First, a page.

The good weather appears to be over, just as the ivy was beginning to flower, and the bees looked as though they had a chance of building up their honey stores for the winter. That, of course, makes feeding even more important. I don't normally do it, apart from small or newly-established colonies which don't have an accumulation of honey in the broodbox. This year, however, everything except Hive 1, which is too weak to manage so much, is getting 8kg of sugar, and I'll be watching them closely over the winter. It's not what I like doing, but for once, after two dreadful summers. it's worht it in order to avoid the risk of good colonies starving.
Normally, if a colony doesn't store enough to get through the winter, it's best to get rid of it and its genes. With only a few colonies, I've begun to think that it's better, instead of letting it starve, to keep taking frames out so that it never becomes big enough to raise drones and pass on its genes. Then it can be requeened from a better hive when I'm ready.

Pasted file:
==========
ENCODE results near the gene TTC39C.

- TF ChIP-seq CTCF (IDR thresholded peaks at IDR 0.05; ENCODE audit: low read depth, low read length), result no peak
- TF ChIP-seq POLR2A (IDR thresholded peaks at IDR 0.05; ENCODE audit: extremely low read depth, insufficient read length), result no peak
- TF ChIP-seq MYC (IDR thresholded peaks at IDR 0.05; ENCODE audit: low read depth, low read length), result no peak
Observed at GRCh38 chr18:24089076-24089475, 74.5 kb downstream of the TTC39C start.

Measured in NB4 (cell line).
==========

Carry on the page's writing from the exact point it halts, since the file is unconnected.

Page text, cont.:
Bad weather in summer is very bad for the imported strains, which don't mate properly in poor conditions. So their queens will have been failing, while native types will have had more success. So there should have been some selection in favour of the better-adapted strains I'm interested in. Doubtless poor mating will have contributed to the 30% of hives which failed over winter, given the number of queens which are either imported, or raised from imported stocks.
Early mechanical carriages
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